Bolton was apoplectic when Trump announced to his shocked advisoers in the summer of 2019 that he wanted to invite leaders of the Taliban — whom the U.S. had been fighting for close to two decades in Afghanistan — to Camp David for peace talks.

“Only Trump could conceive of the President of the United States meeting with these thugs,” he writes. The idea was later abandoned after a suicide bombing in Kabul killed an American soldier.

Coming out with the book now, five months before the election and five months after Trump’s Senate impeachment trial, has made Bolton a target for the White House, which has called him a traitor and a liar, and for Democrats who say Bolton should have revealed all this when it mattered.

The Trump administration announced Tuesday it was seeking an injunction to block formal release of the book, arguing that Bolton didn’t complete a government review for possible classified information, and that its release could harm national security.

Bolton claims the White House dragged out the review to shield Trump from embarrassment in an election year, and that it’s impossible to halt the book’s publication now, with copies already distributed for sale.

In an epilogue, Bolton defends his failure to come forward during the impeachment, arguing that the House narrowed its inquiry solely to Trump’s moves to hold up military aid to Ukraine until it agreed to investigate former Vice President Joe Biden and his son. Bolton says he viewed the maneuver as a partisan exercise, not a comprehensive investigation of Trump’s “ham-handed involvement in other matters.”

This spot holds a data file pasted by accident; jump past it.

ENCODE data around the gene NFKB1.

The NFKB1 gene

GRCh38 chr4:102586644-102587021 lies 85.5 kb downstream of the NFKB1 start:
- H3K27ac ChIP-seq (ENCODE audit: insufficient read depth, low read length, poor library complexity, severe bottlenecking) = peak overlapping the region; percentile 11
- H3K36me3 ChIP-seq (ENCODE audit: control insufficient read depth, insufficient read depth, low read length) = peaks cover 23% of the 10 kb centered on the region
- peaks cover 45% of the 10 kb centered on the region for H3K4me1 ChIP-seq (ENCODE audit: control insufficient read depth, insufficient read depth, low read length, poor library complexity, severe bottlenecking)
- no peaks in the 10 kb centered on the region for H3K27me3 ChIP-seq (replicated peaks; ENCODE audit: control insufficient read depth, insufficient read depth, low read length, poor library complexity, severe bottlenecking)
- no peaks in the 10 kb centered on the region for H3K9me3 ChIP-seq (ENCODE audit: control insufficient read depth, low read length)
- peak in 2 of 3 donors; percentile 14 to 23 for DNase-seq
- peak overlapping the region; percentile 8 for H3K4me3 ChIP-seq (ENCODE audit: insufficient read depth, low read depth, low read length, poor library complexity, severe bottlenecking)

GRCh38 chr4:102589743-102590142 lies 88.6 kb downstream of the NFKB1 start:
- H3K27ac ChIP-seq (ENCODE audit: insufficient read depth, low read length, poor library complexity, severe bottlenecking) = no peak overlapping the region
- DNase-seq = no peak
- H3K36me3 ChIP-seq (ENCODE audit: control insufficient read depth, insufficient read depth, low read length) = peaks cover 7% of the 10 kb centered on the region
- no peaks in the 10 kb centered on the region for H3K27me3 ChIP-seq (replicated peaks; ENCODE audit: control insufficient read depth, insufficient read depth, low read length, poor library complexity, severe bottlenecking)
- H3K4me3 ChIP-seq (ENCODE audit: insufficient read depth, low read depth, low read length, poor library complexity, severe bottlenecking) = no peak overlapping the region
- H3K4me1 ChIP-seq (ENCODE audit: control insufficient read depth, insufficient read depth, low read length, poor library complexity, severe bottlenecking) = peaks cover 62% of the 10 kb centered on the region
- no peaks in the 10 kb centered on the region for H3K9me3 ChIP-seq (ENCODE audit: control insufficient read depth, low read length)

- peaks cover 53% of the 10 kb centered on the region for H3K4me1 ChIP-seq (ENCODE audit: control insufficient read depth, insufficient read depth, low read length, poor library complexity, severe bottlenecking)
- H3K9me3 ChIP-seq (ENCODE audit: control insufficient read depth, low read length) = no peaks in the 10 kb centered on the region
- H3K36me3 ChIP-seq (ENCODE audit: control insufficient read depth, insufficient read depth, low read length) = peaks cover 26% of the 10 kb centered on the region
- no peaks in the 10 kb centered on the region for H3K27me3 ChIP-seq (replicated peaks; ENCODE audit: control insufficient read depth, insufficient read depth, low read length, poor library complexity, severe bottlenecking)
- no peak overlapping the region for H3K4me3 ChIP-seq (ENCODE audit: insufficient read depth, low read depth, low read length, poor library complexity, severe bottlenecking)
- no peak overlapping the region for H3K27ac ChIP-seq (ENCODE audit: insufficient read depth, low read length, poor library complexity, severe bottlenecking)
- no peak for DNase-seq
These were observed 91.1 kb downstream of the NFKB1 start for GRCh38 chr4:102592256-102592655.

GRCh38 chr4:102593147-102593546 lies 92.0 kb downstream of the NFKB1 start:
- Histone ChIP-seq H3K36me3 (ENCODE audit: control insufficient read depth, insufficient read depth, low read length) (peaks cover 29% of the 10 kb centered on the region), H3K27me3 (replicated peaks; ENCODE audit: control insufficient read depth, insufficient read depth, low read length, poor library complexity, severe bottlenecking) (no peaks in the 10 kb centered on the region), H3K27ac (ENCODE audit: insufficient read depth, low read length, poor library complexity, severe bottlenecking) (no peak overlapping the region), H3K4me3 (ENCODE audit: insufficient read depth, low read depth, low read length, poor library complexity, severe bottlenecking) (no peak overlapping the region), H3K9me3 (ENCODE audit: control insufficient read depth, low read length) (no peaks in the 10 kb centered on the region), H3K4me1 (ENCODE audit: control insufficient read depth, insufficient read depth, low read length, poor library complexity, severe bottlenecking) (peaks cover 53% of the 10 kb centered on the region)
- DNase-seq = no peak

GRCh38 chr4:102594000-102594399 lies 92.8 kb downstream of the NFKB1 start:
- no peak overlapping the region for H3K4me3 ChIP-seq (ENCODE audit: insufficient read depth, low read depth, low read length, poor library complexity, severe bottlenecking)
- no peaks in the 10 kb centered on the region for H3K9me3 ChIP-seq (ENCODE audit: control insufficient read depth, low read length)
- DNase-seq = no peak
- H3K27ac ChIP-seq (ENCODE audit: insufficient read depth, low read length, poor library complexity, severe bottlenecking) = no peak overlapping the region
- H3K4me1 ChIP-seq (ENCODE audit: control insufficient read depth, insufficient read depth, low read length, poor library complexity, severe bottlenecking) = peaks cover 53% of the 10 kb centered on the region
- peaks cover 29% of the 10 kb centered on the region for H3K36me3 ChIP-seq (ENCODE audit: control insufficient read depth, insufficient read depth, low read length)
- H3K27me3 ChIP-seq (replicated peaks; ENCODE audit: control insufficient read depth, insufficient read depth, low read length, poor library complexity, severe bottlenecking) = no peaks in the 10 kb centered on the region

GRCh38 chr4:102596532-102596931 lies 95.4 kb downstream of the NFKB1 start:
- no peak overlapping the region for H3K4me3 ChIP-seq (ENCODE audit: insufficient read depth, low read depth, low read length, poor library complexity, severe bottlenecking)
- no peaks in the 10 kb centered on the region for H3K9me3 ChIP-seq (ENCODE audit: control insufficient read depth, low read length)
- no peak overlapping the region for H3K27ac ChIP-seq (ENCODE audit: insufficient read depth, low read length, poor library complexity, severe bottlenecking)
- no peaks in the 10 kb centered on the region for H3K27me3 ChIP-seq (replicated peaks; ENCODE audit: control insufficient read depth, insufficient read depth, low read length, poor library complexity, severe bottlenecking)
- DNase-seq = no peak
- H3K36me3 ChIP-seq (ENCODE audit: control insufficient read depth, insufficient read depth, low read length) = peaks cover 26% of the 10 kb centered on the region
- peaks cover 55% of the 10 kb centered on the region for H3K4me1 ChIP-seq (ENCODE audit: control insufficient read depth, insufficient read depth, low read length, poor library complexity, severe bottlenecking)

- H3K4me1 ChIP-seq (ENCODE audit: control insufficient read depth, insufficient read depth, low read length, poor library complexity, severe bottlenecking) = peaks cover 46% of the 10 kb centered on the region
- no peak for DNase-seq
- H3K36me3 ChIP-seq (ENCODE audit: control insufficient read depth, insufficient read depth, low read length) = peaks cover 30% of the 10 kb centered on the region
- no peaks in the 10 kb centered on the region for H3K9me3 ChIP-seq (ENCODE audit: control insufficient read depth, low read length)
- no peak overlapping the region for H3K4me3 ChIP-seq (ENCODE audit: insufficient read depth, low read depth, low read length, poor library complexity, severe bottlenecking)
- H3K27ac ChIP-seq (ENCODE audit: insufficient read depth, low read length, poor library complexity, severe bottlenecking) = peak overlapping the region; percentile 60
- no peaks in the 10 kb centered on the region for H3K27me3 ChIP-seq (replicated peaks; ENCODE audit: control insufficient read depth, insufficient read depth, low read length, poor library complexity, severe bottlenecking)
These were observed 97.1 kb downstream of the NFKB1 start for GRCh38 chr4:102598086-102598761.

The Senate, he noted, declined to subpoena him during the impeachment proceedings.

“I was content to bide my time,” Bolton writes, about the timing of his book. “I believed throughout, as the line in ‘Hamilton’ goes, that ‘I am not throwing away my shot,’ especially not to please the howling press, the howling advocates of impeachment, or Trump’s howling defenders.”

Bolton has long shared Trump’s disdain for the State Department diplomats, intelligence analysts and journalists that make up the capital’s foreign policy establishment. He spent his career tweaking that establishment while making his way up its ranks. But it was his feisty performance as a pro-Trump commentator on Fox News that caught Trump’s eye, not his policy views.

Passed over early in the administration for a top job, Bolton finally caught on after Trump tired of H.R. McMaster. The Army general had been brought in as national security adviser after Trump’s first choice, Lt. Gen. Mike Flynn, flamed out within weeks of taking office.

Having finally scaled the pinnacle, Bolton writes that he planned to succeed where Trump’s early advisers failed. They saw themselves as an “axis of adults,” Bolton writes disdainfully, who would steer Trump away from his cloddish foreign policy instincts and campaign promises. Bolton would impose discipline on Trump’s chaotic decision-making but never forget that Trump was the boss.

He quickly found Trump wasn’t capable of distinguishing his own interests from those of the country, he says.

Bolton says he can’t explain Trump’s affection for Vladimir Putin and other authoritarian leaders whom Bolton detests. Trump delighted in needling Bolton for his hardline views in front of Kim Jong Un. And as Bolton’s time in the White House lengthened and their disagreements mounted, Trump increasingly excluded him from key decisions.

He seems mystified that Trump cares little about the ideological foreign policy battles that have driven the hawkish Bolton his entire career — hostility toward arms control, a preference for regime change in Iran and North Korea and confrontation with Russia and China.

“Trump’s favorite way to proceed was to get small armies of people together in the Oval or the Roosevelt Room, to argue out all these complex, controversial issues … one outcome one day and a contrary outcome a few days later,” he writes. “The whole thing made my head hurt.”